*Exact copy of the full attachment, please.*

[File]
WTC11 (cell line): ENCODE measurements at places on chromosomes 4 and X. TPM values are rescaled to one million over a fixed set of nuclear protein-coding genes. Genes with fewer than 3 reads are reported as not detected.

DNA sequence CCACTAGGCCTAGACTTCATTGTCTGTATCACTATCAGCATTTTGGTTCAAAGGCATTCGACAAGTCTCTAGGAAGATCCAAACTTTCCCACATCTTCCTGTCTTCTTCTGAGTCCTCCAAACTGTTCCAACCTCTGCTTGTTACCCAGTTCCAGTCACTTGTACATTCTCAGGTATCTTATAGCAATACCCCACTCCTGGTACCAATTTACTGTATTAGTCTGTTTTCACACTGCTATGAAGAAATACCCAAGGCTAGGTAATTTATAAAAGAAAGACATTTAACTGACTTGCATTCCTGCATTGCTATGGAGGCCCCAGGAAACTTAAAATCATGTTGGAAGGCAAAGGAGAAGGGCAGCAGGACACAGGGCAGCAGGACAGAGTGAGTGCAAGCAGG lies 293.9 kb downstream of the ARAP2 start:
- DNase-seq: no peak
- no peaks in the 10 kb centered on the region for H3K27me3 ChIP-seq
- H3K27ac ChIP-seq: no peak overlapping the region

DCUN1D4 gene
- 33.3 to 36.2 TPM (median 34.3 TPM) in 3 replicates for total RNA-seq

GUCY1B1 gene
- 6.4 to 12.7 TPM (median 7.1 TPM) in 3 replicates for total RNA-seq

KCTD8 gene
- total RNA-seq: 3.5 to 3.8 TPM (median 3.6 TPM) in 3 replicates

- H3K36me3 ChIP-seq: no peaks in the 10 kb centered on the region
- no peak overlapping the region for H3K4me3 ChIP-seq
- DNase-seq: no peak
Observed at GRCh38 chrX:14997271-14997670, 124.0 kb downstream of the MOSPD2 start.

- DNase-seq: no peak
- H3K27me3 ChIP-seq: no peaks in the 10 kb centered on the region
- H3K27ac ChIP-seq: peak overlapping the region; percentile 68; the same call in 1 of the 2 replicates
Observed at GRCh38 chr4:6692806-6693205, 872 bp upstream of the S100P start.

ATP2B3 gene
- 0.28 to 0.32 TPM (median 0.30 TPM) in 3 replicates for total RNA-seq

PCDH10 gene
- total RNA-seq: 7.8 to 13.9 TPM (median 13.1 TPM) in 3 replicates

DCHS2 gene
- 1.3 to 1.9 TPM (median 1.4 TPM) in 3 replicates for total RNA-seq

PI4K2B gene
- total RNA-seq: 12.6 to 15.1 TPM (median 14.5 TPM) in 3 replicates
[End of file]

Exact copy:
WTC11 (cell line): ENCODE measurements at places on chromosomes 4 and X. TPM values are rescaled to one million over a fixed set of nuclear protein-coding genes. Genes with fewer than 3 reads are reported as not detected.

DNA sequence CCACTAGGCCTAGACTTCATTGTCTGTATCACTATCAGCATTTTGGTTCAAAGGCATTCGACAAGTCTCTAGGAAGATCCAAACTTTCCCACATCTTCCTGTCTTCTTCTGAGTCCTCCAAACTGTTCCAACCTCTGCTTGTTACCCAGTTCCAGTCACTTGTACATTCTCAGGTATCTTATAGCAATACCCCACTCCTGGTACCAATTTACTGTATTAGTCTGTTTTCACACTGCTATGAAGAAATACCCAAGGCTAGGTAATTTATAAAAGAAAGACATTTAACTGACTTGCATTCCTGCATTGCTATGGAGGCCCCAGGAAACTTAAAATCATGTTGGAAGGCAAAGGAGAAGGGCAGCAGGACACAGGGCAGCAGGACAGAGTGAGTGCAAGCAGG lies 293.9 kb downstream of the ARAP2 start:
- DNase-seq: no peak
- no peaks in the 10 kb centered on the region for H3K27me3 ChIP-seq
- H3K27ac ChIP-seq: no peak overlapping the region

DCUN1D4 gene
- 33.3 to 36.2 TPM (median 34.3 TPM) in 3 replicates for total RNA-seq

GUCY1B1 gene
- 6.4 to 12.7 TPM (median 7.1 TPM) in 3 replicates for total RNA-seq

KCTD8 gene
- total RNA-seq: 3.5 to 3.8 TPM (median 3.6 TPM) in 3 replicates

- H3K36me3 ChIP-seq: no peaks in the 10 kb centered on the region
- no peak overlapping the region for H3K4me3 ChIP-seq
- DNase-seq: no peak
Observed at GRCh38 chrX:14997271-14997670, 124.0 kb downstream of the MOSPD2 start.

- DNase-seq: no peak
- H3K27me3 ChIP-seq: no peaks in the 10 kb centered on the region
- H3K27ac ChIP-seq: peak overlapping the region; percentile 68; the same call in 1 of the 2 replicates
Observed at GRCh38 chr4:6692806-6693205, 872 bp upstream of the S100P start.

ATP2B3 gene
- 0.28 to 0.32 TPM (median 0.30 TPM) in 3 replicates for total RNA-seq

PCDH10 gene
- total RNA-seq: 7.8 to 13.9 TPM (median 13.1 TPM) in 3 replicates

DCHS2 gene
- 1.3 to 1.9 TPM (median 1.4 TPM) in 3 replicates for total RNA-seq

PI4K2B gene
- total RNA-seq: 12.6 to 15.1 TPM (median 14.5 TPM) in 3 replicates